In my opinion, Harper’s government should be working to ensure Christian ideologies are part of their decision-making at home and abroad. This is not Harper’s theology; this is God’s.
Obviously, there is much more to say on this topic, especially if we include the moral implications and Church teaching on contraception and abortion. Instead, I’ll conclude with the words of Christ:
“The poor you will always have with you, but you do not always have me” (Matthew 26:11).
“And whoever welcomes a little child like this in my name welcomes me. But if anyone causes one of these little ones who believe in me to sin, it would be better for him to have a large millstone hung around his neck and to be drowned in the depths of the sea” (Matthew 18: 5-6).
Regarding “Denver Stands Its Ground” in the March 28 issue:
The article brings to light the Archdiocese of Denver’s decision to exclude the children of homosexual parents from the Catholic education system. The justification is that the parents are not living in a manner consistent with the Catholic faith. In theory, the parents of children enrolled in Catholic education are supposed to play the main role in the faith and moral formation of their children.
While I respect and admire Archbishop Chaput, I remain a bit troubled by the implications of this policy.
What other children will be, or to be logically consistent, ought to be, excluded from the Catholic education system?
A partial listing would include: parents who scoff at Catholic teaching regarding family planning and birth control, parents that are cohabitating with a member of the opposite sex, parents living in an illicit marriage, parents discovered to have adulterous affairs, parents who in some way support or contribute to the abortion or pornography industry, parents who use or deal illegal drugs, and even parents who have lapsed into apathetic detachment from the Church and all she teaches.
The implication of a consistent application of such a policy is to cast out into the wilderness perhaps thousands of children, who will henceforth receive instruction in the faith from neither parents nor the Church.
In doing this, how is the Church obeying Jesus Christ, who said, “Whoever receives one such child in my name receives me” (Matthew 18:5)?
Peter Francis DeFazio
I am a huge fan of the Register.
It’s my home page and my first go-to site for Catholic news. I have read elsewhere that several newspapers are going to display format in an iPad-friendly edition for the new device, hoping to generate sales and enhance their digital editions.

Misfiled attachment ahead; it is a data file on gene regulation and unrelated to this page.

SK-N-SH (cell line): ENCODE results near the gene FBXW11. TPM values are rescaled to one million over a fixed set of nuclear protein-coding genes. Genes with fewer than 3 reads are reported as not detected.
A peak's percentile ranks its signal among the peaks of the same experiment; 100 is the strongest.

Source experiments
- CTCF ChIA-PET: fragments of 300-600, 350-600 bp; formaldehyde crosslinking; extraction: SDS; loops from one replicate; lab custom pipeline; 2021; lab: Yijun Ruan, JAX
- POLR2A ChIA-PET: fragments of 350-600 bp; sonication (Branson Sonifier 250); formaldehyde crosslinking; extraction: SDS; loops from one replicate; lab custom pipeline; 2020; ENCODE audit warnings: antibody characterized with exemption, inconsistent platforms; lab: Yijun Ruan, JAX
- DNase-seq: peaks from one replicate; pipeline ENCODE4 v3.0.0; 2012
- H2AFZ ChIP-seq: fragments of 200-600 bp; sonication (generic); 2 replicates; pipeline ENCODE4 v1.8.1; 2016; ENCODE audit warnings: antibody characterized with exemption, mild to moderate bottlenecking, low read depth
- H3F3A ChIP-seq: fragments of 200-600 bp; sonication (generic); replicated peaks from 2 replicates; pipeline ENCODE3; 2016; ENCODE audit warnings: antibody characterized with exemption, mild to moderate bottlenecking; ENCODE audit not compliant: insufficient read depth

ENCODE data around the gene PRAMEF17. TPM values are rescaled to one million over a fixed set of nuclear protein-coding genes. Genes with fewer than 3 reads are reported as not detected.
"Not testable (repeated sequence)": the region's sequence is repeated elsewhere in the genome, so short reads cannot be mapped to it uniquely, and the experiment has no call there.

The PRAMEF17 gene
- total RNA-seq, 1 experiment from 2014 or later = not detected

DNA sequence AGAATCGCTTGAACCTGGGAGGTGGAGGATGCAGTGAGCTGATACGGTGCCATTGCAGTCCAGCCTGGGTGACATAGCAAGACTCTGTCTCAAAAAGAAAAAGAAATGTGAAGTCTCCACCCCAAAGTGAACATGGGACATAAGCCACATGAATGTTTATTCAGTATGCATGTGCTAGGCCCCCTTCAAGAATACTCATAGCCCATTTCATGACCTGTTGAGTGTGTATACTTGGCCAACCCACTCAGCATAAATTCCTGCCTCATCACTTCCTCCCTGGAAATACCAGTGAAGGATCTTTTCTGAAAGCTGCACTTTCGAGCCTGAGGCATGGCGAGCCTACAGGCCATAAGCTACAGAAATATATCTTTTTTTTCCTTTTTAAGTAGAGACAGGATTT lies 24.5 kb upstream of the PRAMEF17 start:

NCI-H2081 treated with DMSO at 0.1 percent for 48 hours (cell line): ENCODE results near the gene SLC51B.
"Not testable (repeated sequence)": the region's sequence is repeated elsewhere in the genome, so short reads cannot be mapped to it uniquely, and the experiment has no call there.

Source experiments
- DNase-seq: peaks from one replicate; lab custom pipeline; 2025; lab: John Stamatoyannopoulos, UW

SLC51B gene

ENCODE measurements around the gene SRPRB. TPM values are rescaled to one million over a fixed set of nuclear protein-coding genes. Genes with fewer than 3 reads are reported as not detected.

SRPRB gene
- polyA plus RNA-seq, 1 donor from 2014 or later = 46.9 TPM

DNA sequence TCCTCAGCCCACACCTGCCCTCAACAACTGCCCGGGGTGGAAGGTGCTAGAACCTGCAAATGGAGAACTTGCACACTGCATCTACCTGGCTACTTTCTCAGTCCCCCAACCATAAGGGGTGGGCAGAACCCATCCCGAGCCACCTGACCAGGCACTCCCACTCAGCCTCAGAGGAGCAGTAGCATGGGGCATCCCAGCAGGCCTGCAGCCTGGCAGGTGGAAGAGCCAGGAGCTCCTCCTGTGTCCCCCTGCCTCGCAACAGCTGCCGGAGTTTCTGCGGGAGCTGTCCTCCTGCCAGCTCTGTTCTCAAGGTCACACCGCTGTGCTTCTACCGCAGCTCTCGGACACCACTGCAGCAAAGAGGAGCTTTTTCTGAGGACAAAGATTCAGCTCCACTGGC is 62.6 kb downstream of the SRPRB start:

Apparently the iPad does not support Flash. Given that the Register recently revamped its webpage (great, by the way), are you also looking into an iPad-friendly edition? Do you have an iPhone Register application for subscribers with that device?
Thanks for the great work you do.
Father Dave Swantek
Diocese of Trenton, New Jersey
The editor responds:Thanks for the kind words, Father Swantek. We hope at some point to make the Register available to all users of the latest technology.
Regarding “Catholics Mourn Polish Tragedy” (NCRegister.com, April 12):
On the eve of Divine Mercy Sunday, a feast day instituted at the urging of the great Polish St. Faustina, Poland lost its beloved Pope John Paul II. Now, again on the eve of Divine Mercy Sunday five years later, Poland suffers another great loss: the loss of its top leadership in the crash of the Polish presidential plane at Smolensk, Russia. The Polish leaders were traveling to Russia for the commemoration of the 70th anniversary of the great tragedy of the massacre of Polish officers by the Soviets in the Katyn Forest in 1940, and now this anniversary suddenly becomes another great Polish tragedy.
Are all these tragic events merely coincidences? At Fatima in May 1982, Pope John Paul II referred to the attempt on his life occurring on the Fatima feast day and stated, “There are no mere coincidences in the plans of Divine Providence.” Although it seems very insignificant compared to these events, representatives of the Catholic Church in Poland and the Orthodox Church in Russia held a historic meeting in Warsaw in February 2010 to begin a process of healing the estrangement between the Polish and Russian peoples. Next month, another meeting will be held to determine the membership of the working groups to further the reconciliation process. Maybe the outpouring of Russian sympathy for Poles in this great Polish tragedy on Russia soil will, in God’s inscrutable ways, aid in this reconciliation process. In that event, the death of these Polish leaders will not be in vain.